Unevenness continues even in revolutionary crises when millions of people become radicalised. Revolutions are in fact almost always characterised at first by popular unity against the government, and then by big divisions over how to take the movement forward. Some argue to deepen the movement and challenge the very structures of power, others that compromise with the old order is necessary. The past still haunts us even in new conditions.

If we simply hope people will learn everything they need to know in the heat of the struggle, it will be too late. This is one of the reasons why developing the widest possible understanding of how capitalism works now is important.

We need to go into this kind of period with the largest possible number of people convinced of the need to dismantle existing state institutions, to fight all oppression, to put our emphasis on the mass movements and not just rely on politicians to change things for us. 

The past and the present

This means it would be crazy not to study and learn from previous highpoints of resistance. This is exactly what Marxism is; capitalism understood through the condensed experience of popular struggles, from the point of view of the working class.

This accumulated understanding helps guide us now, too. There are different ways of understanding the wars in the Middle East at the moment for example. The pro-war lobby want us to believe that terrorism is a product of fanatical ideas and that the current wars are lining up the forces of democracy and humanitarianism against backward-looking religious forces. As well as leading to disaster at home and abroad, such a view involves suppressing history and even the very ideas of cause and consequence.

If, on the other hand, we see the wars of the last fifteen years as the modern expression of the Western powers’ imperialist ambitions, we come to a radically different view. We then begin to understand that it is the series of devastating Western interventions – driven by geopolitical interest - that has created the conditions in which Isis and other jihadi groups can thrive.

Such an anti-imperialist understanding rests on an intellectual tradition that has been developed by socialists in opposition to generations of colonial apologists. In Britain over the last decade and a half it has been popularised through a combination of argument and mass action in the anti-war movement.

The use and misuse of theory

Theory is crucial in a number of different, connected, registers. Many people are finally convinced to become socialists because of something they read or a particular argument they hear. Socialist organisation exists to try and popularise left wing ideas and create a new, radical understanding of the world. Gramsci explained the significance of this undertaking in his Prison Notebooks:

“For a mass of people to be led to think coherently and in the same coherent fashion about the real present world is a “philosophical” event far more important and “original” than the discovery by some philosophical “genius” of a truth which remains the property of a few intellectuals”.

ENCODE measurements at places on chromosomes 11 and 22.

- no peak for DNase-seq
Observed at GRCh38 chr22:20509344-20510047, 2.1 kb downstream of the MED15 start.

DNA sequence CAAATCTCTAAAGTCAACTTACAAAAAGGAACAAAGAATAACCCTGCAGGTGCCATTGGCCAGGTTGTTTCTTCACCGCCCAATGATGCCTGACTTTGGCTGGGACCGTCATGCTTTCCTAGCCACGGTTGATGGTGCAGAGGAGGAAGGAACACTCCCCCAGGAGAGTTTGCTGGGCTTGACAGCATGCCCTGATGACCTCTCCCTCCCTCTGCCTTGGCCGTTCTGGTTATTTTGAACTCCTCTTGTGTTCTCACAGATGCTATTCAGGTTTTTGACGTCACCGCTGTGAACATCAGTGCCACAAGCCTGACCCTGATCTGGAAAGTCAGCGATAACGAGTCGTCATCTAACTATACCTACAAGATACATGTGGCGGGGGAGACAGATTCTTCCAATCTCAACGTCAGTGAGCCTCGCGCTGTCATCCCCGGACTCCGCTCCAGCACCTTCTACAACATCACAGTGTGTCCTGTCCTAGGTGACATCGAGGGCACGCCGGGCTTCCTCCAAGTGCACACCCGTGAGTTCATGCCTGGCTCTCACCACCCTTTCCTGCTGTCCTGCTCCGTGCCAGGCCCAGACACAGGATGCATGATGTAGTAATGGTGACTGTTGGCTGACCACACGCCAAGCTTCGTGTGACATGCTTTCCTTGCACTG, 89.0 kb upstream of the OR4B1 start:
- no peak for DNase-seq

But Marxist theory that loses contact with the struggle to change the world will become empty dogma. We must never be fighting last year’s struggles. Unless theoretical understanding is constantly tested and refreshed through involvement in and analysis of the struggle, then formulas that were meaningful when they were developed can become mantras that have no resonance with people, or worse still, misdirect them.

Academic Marxism, produced from the relative isolation of the university, can be an extreme case of this. Clearly a lot of valuable work is produced in the universities, but the danger is it can be shaped by the requirements of the education system, not the struggle. Hence the tendency to use unnecessarily complex language and to concentrate on difference and particularity rather than trying to identify common ground on which working people can unite.

Finally, revolutionary theory should not be conceived – as it too often is – as simply something that differentiates revolutionaries from the wider movement. Revolutionaries need to have their own organisation in order to be able analyse developments from a revolutionary perspective, to have a platform from which to challenge reformist ideas and develop and popularise revolutionary strategy. 

But such a strategy is in fact nothing but the real interests of the movement made conscious. This is above all why theory needs to be brought together with action. Criticising or theorising from the sidelines is pointless. If it doesn’t help to take the movement forward socialist theory is a waste of time. We have to prove in practice that revolutionary methods are the best way to win partial victories. If such methods are not proven in practice they are never going to win popular assent.

Marx argued that when it grips the masses, ‘theory too can become a material force.’ This is the point at which fundamental change appears on the horizon. For this to happen depends on a general radicalisation, it depends on there being a serious organisation of revolutionaries with the ability to make socialist ideas accessible and relevant, and it depends on those same socialists being actively and creatively engaged in trying to shape mass movements for change.

Chris Nineham

Chris Nineham

Chris Nineham is a founder member of Stop the War and Counterfire, speaking regularly around the country on behalf of both. He is author of The People Versus Tony Blair and Capitalism and Class Consciousness: the ideas of Georg Lukacs.